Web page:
30 May 2009
Items purchased over several days from my bookstore:
What's Next? Dispatches on the Future of Science: Original Essays from a new Generation of Scientists edited by Max Brockman
Fearless Girls, Wise Women, & Beloved Sisters: Heroines in Folktales from Around the World edited by Kathleen Ragan
Beowulf on the Beach: What to Love and What to Skip in Literature's 50 Greatest Hits by Jack Murnighan
Angels and Insects by A.S. Byatt
The Shadow of the Wind by Carlos Ruiz Zafon
Oranges are Not the Only Fruit by Jeanette Winterson
Items bought today at the local independent:
Electronic Literature: New Horizons for the Literary by N. Katherine Hayles (it comes with a CD-ROM!)
The Cambridge Companion to Gothic Fiction edited by Jerrold E. Hogle
A Gravity's Rainbow Companion: Sources and Contexts for Pynchon's Novel (2nd edition, revised and expanded) edited by Steven C. Weisbenburger
Item that arrived on my doorstep (courtesy of BN.com editors):
The Nine Tailors by Dorothy L. Sayers (this is for the book group I r-mod at BNBC - it starts on Monday!!)
I guess I'm most excited to read Beowulf on the Beach (already started, actually) not because it's like a crib sheet to the world's greatest but because the professor who writes it is a stitch (how many euphemisms for the word "sex" can he use in one book?)! I'm also really interested in Electronic Literature because that seems to be the way the world is going these days and Angels and Insects since I must have my Byatt fix (the Angels and Insects movie was very interesting.....very interesting indeed) because we Americans suck and won't get her new book until fall.
But what I'm most excited to read is Of Bees and Mist with the First Look Book Club on BNBC - it's really good and I've been holding myself back!
If you went out and supported BEA by buying books make sure you link your post up with Mr. Linky here (which is what I'm going to do now).
PS: I'm a nerd, if that wasn't already apparent.
29 May 2009
Be sure to visit Fizzy Thoughts to see the songs she wrote for the Twitty Party - they are hysterical!
Natasha is lovely and hosting a Twitty Party - even though she's in New York at BEA - giveaway at her blog (including a mystery surprise from BEA) so see her post for instructions.
If you were trying to follow the #BEATwittyparty chat I guess it was moving really fast so be sure to check Rebecca's blog to see all the winners.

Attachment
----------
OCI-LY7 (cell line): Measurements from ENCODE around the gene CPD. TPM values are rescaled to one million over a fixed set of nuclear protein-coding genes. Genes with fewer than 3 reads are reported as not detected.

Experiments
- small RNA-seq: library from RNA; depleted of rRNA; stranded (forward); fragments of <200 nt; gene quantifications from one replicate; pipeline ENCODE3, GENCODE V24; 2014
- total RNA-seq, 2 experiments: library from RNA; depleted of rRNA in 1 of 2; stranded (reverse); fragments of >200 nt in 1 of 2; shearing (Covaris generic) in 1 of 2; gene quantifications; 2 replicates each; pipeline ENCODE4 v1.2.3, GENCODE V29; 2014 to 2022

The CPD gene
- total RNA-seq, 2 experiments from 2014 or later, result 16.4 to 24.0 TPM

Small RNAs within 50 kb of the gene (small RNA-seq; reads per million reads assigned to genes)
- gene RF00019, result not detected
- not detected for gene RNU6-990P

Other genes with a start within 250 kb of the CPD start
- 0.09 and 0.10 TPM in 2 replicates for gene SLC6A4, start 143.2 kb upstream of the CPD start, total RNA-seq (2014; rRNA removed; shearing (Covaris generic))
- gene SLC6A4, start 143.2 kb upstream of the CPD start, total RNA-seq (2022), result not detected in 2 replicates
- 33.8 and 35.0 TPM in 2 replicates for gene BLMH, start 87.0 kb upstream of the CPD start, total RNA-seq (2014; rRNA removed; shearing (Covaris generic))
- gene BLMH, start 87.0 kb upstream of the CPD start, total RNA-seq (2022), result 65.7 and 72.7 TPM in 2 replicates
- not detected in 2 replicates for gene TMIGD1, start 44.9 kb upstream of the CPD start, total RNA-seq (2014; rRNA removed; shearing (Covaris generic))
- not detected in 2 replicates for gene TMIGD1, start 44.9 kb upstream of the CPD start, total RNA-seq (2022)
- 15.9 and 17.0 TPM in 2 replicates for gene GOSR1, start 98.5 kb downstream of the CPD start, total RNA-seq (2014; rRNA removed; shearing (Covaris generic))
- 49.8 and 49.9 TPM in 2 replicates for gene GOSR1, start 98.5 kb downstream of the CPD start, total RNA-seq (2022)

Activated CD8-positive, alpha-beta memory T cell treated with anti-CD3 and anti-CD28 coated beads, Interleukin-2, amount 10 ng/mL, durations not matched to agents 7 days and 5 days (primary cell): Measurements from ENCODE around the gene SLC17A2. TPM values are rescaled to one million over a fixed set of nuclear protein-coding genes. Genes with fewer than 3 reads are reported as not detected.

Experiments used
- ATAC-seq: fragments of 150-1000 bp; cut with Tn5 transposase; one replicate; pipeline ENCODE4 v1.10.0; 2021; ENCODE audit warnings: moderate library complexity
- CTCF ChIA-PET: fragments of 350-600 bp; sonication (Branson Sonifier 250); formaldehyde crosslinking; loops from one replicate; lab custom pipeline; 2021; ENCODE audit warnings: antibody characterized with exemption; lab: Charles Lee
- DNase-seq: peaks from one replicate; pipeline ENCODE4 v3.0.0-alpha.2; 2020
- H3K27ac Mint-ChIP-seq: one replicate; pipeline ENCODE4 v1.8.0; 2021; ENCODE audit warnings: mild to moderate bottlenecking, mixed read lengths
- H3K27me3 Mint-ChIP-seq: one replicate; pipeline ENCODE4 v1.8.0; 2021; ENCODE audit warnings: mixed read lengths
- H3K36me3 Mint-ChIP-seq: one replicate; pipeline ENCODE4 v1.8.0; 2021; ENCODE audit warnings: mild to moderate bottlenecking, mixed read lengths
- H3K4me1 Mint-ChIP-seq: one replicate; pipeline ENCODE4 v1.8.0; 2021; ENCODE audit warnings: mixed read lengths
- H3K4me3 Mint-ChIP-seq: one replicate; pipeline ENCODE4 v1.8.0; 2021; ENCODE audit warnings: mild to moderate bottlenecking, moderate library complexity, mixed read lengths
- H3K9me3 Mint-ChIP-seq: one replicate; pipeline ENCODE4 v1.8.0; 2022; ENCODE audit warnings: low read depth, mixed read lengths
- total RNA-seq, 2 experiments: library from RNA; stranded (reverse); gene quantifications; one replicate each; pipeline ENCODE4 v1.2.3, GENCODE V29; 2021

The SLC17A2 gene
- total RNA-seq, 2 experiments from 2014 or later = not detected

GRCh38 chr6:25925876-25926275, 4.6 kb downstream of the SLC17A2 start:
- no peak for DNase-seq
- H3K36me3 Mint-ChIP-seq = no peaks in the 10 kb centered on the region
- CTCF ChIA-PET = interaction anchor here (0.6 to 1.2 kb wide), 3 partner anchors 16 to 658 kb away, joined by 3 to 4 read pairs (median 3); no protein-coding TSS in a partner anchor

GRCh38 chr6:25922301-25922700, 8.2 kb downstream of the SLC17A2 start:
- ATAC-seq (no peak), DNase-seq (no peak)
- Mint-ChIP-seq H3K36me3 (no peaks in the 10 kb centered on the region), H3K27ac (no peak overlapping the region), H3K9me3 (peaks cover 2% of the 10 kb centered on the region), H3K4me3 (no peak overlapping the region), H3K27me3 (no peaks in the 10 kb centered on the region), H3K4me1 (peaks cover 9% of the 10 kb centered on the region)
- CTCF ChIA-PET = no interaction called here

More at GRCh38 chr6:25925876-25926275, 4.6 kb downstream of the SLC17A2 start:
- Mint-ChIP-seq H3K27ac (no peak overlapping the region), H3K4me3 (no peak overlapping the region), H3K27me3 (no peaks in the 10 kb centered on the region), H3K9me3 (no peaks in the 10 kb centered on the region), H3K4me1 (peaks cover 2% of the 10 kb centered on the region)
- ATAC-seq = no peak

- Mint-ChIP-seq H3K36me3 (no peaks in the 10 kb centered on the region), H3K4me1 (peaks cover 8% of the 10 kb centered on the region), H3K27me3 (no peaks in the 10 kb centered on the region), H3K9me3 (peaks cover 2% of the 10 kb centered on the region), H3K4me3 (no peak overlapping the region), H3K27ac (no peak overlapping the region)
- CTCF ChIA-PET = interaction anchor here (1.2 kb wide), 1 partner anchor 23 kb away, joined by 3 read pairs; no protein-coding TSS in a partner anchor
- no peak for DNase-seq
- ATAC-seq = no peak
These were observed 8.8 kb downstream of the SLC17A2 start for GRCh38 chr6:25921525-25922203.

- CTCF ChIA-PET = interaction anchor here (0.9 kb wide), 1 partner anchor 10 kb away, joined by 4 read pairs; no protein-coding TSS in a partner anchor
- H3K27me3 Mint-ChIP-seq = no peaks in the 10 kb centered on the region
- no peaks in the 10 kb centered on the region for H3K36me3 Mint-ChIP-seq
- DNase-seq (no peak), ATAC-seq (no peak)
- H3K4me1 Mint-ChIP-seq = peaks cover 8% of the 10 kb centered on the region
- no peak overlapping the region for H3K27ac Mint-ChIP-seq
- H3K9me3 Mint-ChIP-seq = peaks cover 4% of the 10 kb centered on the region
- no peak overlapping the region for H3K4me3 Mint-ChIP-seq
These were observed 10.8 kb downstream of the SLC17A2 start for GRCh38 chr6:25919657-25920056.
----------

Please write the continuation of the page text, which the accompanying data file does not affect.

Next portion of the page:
Don't forget - "No BEA? Books anyway!" is still on.
The lovely Sarah Prineas, author of The Magic Thief and The Magic Thief: Lost, will be reading and signing her books at the Barnes and Noble in the Coral Ridge Mall at 2pm tomorrow (May 30). She's helping to kick of B&N's Summer Reading Program. Yay!!!!!
So come meet Sarah and stay for the Kick-Off Party at 4pm!
BEA attendees have been Twittering about the seminars, panels, booths, signings - jealous!
Those of us non-attendees are having a BEA Twitter Party tonight from 8-10pm Eastern hosted by Rebecca at The Book Lady's Blog. This post lists all the BEA Twitty Party participants and this post shows all the goodies up for grabs between the party participants (please follow Rebecca's instructions and thanks to all the generous giveaway donors). Follow the party on Twitter using the #BEAtwittyparty hashtag and make sure you have fun because I will be stuck closing at the bookstore only to log into Twitter at 1130pm Eastern and find everyone drunk-tweeting (stinks, but someone has to sell the books). Rebecca also has links to other giveaways and stuck-at-home-for-BEA fun including the BEA Pout-a-thon 09 hosted by the amazing Laurie Halse Anderson.
For those of us who might need a little retail therapy to get over being BEA-less, Jen at Devourer of Books is hosting "No BEA? Books anyway!" all weekend (Friday, Saturday, and Sunday). See her page for more details but in short: 1) go buy books (anywhere you like, as long as you buy them), 2) blog about your book purchases, and 3) link up your blog/purchase details by using Mr. Linky in Jen's page. As mentioned above, I'll be working at the bookstore Friday, and Saturday and Sunday, too, so I'll expect to see you out and about to support publishing, authors, reading, book, etc!
28 May 2009